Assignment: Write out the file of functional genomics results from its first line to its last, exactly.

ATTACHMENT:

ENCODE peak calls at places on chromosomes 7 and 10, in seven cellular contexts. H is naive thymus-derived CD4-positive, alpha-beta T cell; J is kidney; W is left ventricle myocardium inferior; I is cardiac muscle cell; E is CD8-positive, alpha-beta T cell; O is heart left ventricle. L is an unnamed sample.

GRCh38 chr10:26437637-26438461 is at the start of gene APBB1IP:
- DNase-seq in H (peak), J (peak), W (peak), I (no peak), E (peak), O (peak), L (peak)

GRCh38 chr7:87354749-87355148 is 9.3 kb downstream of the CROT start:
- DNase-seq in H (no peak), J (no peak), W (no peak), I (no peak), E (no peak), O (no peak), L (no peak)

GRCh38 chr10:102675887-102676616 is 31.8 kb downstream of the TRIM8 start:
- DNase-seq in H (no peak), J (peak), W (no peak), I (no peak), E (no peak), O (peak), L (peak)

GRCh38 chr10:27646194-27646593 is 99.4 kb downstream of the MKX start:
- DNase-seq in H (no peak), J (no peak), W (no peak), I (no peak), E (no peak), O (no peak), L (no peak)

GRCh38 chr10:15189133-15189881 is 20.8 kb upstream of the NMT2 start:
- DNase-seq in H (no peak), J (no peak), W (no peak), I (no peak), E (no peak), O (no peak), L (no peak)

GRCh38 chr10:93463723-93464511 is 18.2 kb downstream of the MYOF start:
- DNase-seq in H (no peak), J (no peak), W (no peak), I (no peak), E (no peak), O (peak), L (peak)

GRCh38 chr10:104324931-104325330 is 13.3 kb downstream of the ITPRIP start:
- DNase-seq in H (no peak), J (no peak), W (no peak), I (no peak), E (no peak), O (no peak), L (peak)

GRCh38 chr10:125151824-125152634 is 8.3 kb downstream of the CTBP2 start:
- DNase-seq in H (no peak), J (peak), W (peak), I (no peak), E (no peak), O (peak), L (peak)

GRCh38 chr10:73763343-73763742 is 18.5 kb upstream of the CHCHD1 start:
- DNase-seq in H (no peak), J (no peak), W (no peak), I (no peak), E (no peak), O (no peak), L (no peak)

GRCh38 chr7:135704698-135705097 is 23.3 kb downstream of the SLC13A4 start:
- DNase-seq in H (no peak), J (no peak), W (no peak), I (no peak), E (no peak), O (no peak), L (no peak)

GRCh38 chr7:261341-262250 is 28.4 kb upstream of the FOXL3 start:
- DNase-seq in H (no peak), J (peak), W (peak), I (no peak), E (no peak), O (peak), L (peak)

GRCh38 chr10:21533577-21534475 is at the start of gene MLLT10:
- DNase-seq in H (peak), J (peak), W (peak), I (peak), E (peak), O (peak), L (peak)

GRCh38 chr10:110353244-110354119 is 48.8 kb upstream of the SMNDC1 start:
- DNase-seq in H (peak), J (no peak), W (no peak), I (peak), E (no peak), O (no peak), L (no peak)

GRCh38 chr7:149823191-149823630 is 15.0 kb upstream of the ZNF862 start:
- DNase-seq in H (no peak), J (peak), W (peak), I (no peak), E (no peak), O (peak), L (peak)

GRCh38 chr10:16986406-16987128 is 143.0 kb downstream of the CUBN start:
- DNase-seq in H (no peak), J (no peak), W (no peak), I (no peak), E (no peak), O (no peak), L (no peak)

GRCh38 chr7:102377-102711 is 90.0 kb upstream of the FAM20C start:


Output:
ENCODE peak calls at places on chromosomes 7 and 10, in seven cellular contexts. H is naive thymus-derived CD4-positive, alpha-beta T cell; J is kidney; W is left ventricle myocardium inferior; I is cardiac muscle cell; E is CD8-positive, alpha-beta T cell; O is heart left ventricle. L is an unnamed sample.

GRCh38 chr10:26437637-26438461 is at the start of gene APBB1IP:
- DNase-seq in H (peak), J (peak), W (peak), I (no peak), E (peak), O (peak), L (peak)

GRCh38 chr7:87354749-87355148 is 9.3 kb downstream of the CROT start:
- DNase-seq in H (no peak), J (no peak), W (no peak), I (no peak), E (no peak), O (no peak), L (no peak)

GRCh38 chr10:102675887-102676616 is 31.8 kb downstream of the TRIM8 start:
- DNase-seq in H (no peak), J (peak), W (no peak), I (no peak), E (no peak), O (peak), L (peak)

GRCh38 chr10:27646194-27646593 is 99.4 kb downstream of the MKX start:
- DNase-seq in H (no peak), J (no peak), W (no peak), I (no peak), E (no peak), O (no peak), L (no peak)

GRCh38 chr10:15189133-15189881 is 20.8 kb upstream of the NMT2 start:
- DNase-seq in H (no peak), J (no peak), W (no peak), I (no peak), E (no peak), O (no peak), L (no peak)

GRCh38 chr10:93463723-93464511 is 18.2 kb downstream of the MYOF start:
- DNase-seq in H (no peak), J (no peak), W (no peak), I (no peak), E (no peak), O (peak), L (peak)

GRCh38 chr10:104324931-104325330 is 13.3 kb downstream of the ITPRIP start:
- DNase-seq in H (no peak), J (no peak), W (no peak), I (no peak), E (no peak), O (no peak), L (peak)

GRCh38 chr10:125151824-125152634 is 8.3 kb downstream of the CTBP2 start:
- DNase-seq in H (no peak), J (peak), W (peak), I (no peak), E (no peak), O (peak), L (peak)

GRCh38 chr10:73763343-73763742 is 18.5 kb upstream of the CHCHD1 start:
- DNase-seq in H (no peak), J (no peak), W (no peak), I (no peak), E (no peak), O (no peak), L (no peak)

GRCh38 chr7:135704698-135705097 is 23.3 kb downstream of the SLC13A4 start:
- DNase-seq in H (no peak), J (no peak), W (no peak), I (no peak), E (no peak), O (no peak), L (no peak)

GRCh38 chr7:261341-262250 is 28.4 kb upstream of the FOXL3 start:
- DNase-seq in H (no peak), J (peak), W (peak), I (no peak), E (no peak), O (peak), L (peak)

GRCh38 chr10:21533577-21534475 is at the start of gene MLLT10:
- DNase-seq in H (peak), J (peak), W (peak), I (peak), E (peak), O (peak), L (peak)

GRCh38 chr10:110353244-110354119 is 48.8 kb upstream of the SMNDC1 start:
- DNase-seq in H (peak), J (no peak), W (no peak), I (peak), E (no peak), O (no peak), L (no peak)

GRCh38 chr7:149823191-149823630 is 15.0 kb upstream of the ZNF862 start:
- DNase-seq in H (no peak), J (peak), W (peak), I (no peak), E (no peak), O (peak), L (peak)

GRCh38 chr10:16986406-16987128 is 143.0 kb downstream of the CUBN start:
- DNase-seq in H (no peak), J (no peak), W (no peak), I (no peak), E (no peak), O (no peak), L (no peak)

GRCh38 chr7:102377-102711 is 90.0 kb upstream of the FAM20C start: